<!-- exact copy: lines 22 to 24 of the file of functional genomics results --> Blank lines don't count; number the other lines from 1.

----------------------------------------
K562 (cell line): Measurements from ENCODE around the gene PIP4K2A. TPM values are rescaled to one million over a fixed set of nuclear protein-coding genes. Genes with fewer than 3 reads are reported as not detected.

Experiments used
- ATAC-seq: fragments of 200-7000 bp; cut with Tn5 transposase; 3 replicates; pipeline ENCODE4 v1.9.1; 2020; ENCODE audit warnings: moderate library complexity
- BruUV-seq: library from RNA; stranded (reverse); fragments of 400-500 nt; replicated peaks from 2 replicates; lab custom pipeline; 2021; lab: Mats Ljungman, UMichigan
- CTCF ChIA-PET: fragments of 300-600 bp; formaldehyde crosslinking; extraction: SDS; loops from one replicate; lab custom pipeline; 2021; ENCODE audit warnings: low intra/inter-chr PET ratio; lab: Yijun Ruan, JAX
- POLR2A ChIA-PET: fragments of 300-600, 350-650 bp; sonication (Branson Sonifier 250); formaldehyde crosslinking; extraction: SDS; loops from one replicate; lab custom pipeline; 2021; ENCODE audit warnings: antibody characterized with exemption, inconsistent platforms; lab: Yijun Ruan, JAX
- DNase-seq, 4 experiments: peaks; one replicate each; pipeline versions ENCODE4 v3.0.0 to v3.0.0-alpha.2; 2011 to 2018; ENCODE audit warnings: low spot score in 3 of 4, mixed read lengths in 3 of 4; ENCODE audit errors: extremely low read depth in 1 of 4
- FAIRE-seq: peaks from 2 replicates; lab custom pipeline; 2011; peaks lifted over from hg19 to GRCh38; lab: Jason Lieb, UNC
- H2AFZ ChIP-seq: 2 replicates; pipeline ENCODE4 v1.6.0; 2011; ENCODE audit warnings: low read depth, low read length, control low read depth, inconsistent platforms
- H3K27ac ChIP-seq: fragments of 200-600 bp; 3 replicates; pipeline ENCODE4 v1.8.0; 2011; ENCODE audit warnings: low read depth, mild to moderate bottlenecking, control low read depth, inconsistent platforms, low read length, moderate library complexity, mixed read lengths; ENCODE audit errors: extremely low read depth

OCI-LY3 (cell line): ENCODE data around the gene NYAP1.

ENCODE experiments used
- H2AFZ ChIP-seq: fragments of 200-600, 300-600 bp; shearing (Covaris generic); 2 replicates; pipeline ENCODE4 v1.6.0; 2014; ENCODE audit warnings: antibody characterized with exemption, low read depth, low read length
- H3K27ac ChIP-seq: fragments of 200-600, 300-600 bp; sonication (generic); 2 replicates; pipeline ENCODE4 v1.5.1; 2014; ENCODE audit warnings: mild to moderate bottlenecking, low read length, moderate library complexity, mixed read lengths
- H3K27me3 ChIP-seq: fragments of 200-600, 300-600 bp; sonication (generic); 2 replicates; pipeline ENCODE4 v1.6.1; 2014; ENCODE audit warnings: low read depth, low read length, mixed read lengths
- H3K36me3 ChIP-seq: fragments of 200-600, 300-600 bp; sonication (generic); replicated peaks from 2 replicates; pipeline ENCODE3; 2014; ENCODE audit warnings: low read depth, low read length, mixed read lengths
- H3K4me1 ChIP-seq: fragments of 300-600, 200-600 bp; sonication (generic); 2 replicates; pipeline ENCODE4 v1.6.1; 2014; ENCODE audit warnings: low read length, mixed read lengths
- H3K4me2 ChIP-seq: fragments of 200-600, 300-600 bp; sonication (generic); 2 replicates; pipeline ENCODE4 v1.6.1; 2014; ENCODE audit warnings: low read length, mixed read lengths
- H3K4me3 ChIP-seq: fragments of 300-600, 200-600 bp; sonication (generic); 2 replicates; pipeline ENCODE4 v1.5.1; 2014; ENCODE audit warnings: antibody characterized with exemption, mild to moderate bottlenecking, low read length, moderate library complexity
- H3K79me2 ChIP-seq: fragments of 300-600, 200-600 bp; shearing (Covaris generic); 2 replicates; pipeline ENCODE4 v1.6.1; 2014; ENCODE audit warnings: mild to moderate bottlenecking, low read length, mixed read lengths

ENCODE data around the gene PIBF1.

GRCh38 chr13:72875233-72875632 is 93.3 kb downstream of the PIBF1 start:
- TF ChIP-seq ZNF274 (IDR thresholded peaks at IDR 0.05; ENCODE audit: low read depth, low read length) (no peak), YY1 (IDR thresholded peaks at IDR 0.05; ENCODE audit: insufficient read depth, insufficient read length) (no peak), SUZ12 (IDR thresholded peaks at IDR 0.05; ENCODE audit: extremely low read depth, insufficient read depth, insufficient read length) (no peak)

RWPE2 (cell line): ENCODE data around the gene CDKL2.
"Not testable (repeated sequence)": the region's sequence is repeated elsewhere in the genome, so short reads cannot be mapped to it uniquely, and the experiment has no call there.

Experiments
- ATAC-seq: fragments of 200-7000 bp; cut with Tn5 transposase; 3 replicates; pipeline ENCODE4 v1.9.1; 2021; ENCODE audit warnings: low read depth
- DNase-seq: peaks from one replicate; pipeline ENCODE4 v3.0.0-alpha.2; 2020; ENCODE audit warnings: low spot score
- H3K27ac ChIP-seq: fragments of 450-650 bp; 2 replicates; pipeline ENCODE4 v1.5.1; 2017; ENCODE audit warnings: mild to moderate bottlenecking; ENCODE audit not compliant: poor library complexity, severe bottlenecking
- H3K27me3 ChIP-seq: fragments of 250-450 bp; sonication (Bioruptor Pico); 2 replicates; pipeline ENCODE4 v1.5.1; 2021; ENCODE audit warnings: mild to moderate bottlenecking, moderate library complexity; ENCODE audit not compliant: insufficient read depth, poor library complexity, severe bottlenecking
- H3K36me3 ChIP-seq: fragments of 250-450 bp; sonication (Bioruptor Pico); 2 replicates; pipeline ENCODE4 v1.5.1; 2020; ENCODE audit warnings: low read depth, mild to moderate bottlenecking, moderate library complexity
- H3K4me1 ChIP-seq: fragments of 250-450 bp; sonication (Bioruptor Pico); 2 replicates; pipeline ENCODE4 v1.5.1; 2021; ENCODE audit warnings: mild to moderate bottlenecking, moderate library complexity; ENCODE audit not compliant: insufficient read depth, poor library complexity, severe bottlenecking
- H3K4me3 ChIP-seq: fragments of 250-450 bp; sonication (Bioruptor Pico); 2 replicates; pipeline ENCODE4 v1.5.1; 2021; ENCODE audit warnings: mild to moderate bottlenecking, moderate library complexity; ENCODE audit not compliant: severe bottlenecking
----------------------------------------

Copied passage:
GRCh38 chr13:72875233-72875632 is 93.3 kb downstream of the PIBF1 start:
- TF ChIP-seq ZNF274 (IDR thresholded peaks at IDR 0.05; ENCODE audit: low read depth, low read length) (no peak), YY1 (IDR thresholded peaks at IDR 0.05; ENCODE audit: insufficient read depth, insufficient read length) (no peak), SUZ12 (IDR thresholded peaks at IDR 0.05; ENCODE audit: extremely low read depth, insufficient read depth, insufficient read length) (no peak)

RWPE2 (cell line): ENCODE data around the gene CDKL2.